ACAB, or Acab, is a British- and Irish-English acronym from the phrase all coppers are bastards.
This acronym is customarily written (tattooed in particular) rather than spoken.
The earliest occurrences that I have found are from the Daily Mirror (London, England) of Wednesday 20th May 1970—Hants is the abbreviated form of Hampshire:
The four-letter word that landed a teenager in court yesterday
A four-letter word was embroidered on a youth’s denim jacket. The word was “Acab.” It meant “All coppers are bastards,” a court heard yesterday.
The youth, Graham Van Hovston Johnson, 17, said he thought the letters meant “All Canadians are bums.”
Johnson told magistrates at Havant, Hants: “I sewed the letters on. I copied it from a Hell’s Angel down from London. He told me it means: ‘All Canadians are bums.’
“I didn’t know it referred to coppers.”
Johnson, of Dunsbury-way, Leigh Park, Havant, denied wearing R A F uniform when not in the forces, and displaying insulting letters likely to cause a breach of the peace.
Sergeant Richard Ostler said Johnson told him: “They all wear it, because they’re fed up with coppers pushing them around.”
Johnson said in court he was fed up with coppers.
“I’m always being checked because I’m out late at night and when you wear a leather jacket and have long hair they think you’re a criminal or something,” he said.
He was fined £5 on each offence.
Referring to this specific court-case in Some Excuses Seem Logical; Others Don’t Make Sense, published in The Arizona Daily Star (Tucson, Arizona) of Sunday 9th September 1973, Murray Sinclair wrote:
Possibly it would have been all right to insult Canadians, but not the police.
The second-earliest occurrence of ACAB that I have found is from the account of the trial of Anthony Charles Jeffs, aged 21, charged with the murder of Police Constable Peter Charles Guthrie, aged 22—account published in The Birmingham Post (Birmingham, Warwickshire, England) of Tuesday 7th November 1972 (Mr. Michael Davies, QC [i.e., Queen’s Counsel], was prosecuting):
While Mr. Jeffs was being interviewed, Mr. Davies said, Det. Supt. Thomas Jeffen noticed a tattoo on the back of his hand saying “ACAB Tony.”
The superintendent had said: “That means ‘All Coppers Are Bastards.’ Do you hate us that much?”
Mr. Jeffs, said Mr. Davies, replied: “Well, they have a job to do. I didn’t like them when I put it on. It was a fair bit ago.”
Paddy O’Gorman put the ACAB tattoos into a sociological perspective in Poor prospect of the welfare class getting equal chances, published in the Evening Herald (Dublin, County Dublin, Ireland) of Wednesday 10th November 1999:
Poor people look different. It’s a look that’s impossible to define but possible to recognise.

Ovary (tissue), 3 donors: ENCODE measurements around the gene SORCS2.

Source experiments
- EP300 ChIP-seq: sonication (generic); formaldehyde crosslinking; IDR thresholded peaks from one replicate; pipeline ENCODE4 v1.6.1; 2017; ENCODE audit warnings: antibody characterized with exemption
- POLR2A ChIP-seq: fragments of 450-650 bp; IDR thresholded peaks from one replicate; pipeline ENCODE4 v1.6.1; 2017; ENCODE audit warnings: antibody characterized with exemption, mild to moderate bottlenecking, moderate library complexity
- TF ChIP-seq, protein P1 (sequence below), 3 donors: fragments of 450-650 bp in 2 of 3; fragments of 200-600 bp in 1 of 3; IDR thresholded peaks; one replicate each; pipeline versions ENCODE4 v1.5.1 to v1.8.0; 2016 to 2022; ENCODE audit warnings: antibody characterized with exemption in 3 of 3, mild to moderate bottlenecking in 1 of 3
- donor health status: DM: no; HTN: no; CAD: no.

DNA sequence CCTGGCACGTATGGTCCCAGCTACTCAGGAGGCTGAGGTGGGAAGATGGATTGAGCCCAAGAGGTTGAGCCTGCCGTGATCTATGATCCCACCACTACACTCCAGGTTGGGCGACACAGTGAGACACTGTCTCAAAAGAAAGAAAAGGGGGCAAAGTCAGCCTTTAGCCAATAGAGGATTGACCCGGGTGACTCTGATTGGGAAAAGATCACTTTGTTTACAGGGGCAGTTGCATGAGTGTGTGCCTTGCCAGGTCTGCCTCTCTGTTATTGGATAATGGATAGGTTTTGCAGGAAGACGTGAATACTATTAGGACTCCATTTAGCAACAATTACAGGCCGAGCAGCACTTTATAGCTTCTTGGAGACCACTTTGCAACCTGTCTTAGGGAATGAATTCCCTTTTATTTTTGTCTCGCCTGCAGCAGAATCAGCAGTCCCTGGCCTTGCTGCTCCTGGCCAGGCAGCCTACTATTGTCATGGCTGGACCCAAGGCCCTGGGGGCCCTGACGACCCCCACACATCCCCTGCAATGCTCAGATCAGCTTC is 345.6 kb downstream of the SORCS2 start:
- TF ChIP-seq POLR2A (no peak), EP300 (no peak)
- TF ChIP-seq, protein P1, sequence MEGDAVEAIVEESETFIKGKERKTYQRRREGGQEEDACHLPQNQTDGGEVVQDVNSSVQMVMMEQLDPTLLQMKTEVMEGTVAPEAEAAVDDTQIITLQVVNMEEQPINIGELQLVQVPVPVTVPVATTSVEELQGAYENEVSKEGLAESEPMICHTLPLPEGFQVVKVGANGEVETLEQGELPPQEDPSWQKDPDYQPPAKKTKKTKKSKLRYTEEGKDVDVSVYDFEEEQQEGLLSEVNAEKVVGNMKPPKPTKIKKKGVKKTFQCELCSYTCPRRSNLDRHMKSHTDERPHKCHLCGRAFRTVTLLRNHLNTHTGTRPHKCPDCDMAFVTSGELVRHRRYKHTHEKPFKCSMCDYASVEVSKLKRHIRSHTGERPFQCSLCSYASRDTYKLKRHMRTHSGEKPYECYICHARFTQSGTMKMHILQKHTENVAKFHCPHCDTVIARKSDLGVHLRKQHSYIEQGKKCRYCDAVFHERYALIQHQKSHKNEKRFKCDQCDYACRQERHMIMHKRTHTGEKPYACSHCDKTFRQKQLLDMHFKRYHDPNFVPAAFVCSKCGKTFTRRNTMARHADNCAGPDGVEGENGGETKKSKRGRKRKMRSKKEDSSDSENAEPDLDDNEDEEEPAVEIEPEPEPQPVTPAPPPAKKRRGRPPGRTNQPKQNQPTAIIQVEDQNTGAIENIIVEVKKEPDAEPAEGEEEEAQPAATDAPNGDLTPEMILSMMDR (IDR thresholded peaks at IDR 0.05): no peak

And it’s not easy to describe but I’ll have a go.
Poor people have a distinctive facial expression that marks them apart. They look less healthy than others for the obvious reason that they are less healthy.
They have a care-worn and prematurely-aged look. Their faces are lined and their teeth are in poor condition.
They smoke. They are far more likely than others to have tattoos, often blue ink, amateur tattoos that they applied when they were fifteen and foolish. The tattoos may be four dots or ACAB (that’s All Coppers Are Bastards) on the fingers.
Worst of all is the so-called borstal 1 spot—that’s a blue dot on the cheek. The borstal spot is the welfare class equivalent of the old school tie.
You will find a lot more tattoos in Ballymun 2 than you will in Glasnevin or Clontarf 3.
Apartheid South Africa had a literally black and white distinction between rich and poor.
In Ireland, as in the western world generally, we have a more subtle apartheid system based on the visual clues that I have tried to describe.
1 The noun borstal designates a custodial institution for young offenders—from Borstal, a village near Rochester in Kent, a county on the south-eastern coast of England, where the first of these institutions was established in 1901—cf. Borstal Boy (Hutchinson & Co. Ltd – London, 1958), an autobiographical novel set in a borstal, by the Irish poet, short story writer, novelist and playwright Brendan Behan (1923-1964).
2 Ballymun is an outer suburb of Dublin, at the northern edge of the Northside.
3 Glasnevin and Clontarf are residential areas on the Northside of Dublin.
A.C.A.B. is one of the songs from The Good the Bad & the 4 Skins (1982), an album by the English Oi! 4 punk-rock group The 4-Skins—the initial letters are pronounced separately:
– in the spoken introduction:
A.C.A.B. all coppers are bastards
– in the chorus:
A.C.A.B., A.C.A.B., A.C.A.B.
All cops are bastards
4 The name Oi! denotes a form of punk-rock music—for more information, cf. Misunderstood or hateful? Oi!’s rise and fall, by Alexis Petridis, published in The Guardian (London and Manchester, England) of Thursday 18th March 2010.